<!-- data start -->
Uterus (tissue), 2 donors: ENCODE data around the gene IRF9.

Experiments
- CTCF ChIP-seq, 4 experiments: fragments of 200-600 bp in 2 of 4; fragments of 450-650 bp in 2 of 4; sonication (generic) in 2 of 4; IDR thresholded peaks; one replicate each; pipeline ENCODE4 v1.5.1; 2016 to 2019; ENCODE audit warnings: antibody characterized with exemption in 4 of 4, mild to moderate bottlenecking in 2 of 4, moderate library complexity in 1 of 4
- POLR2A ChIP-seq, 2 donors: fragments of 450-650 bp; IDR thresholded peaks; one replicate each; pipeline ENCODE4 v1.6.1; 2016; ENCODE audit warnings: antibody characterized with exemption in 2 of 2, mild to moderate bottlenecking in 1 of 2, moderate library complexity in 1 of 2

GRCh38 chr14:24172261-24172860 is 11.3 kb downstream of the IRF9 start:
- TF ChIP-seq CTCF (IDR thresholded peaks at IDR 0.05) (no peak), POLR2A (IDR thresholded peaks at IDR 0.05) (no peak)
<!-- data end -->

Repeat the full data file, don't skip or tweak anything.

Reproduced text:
Uterus (tissue), 2 donors: ENCODE data around the gene IRF9.

Experiments
- CTCF ChIP-seq, 4 experiments: fragments of 200-600 bp in 2 of 4; fragments of 450-650 bp in 2 of 4; sonication (generic) in 2 of 4; IDR thresholded peaks; one replicate each; pipeline ENCODE4 v1.5.1; 2016 to 2019; ENCODE audit warnings: antibody characterized with exemption in 4 of 4, mild to moderate bottlenecking in 2 of 4, moderate library complexity in 1 of 4
- POLR2A ChIP-seq, 2 donors: fragments of 450-650 bp; IDR thresholded peaks; one replicate each; pipeline ENCODE4 v1.6.1; 2016; ENCODE audit warnings: antibody characterized with exemption in 2 of 2, mild to moderate bottlenecking in 1 of 2, moderate library complexity in 1 of 2

GRCh38 chr14:24172261-24172860 is 11.3 kb downstream of the IRF9 start:
- TF ChIP-seq CTCF (IDR thresholded peaks at IDR 0.05) (no peak), POLR2A (IDR thresholded peaks at IDR 0.05) (no peak)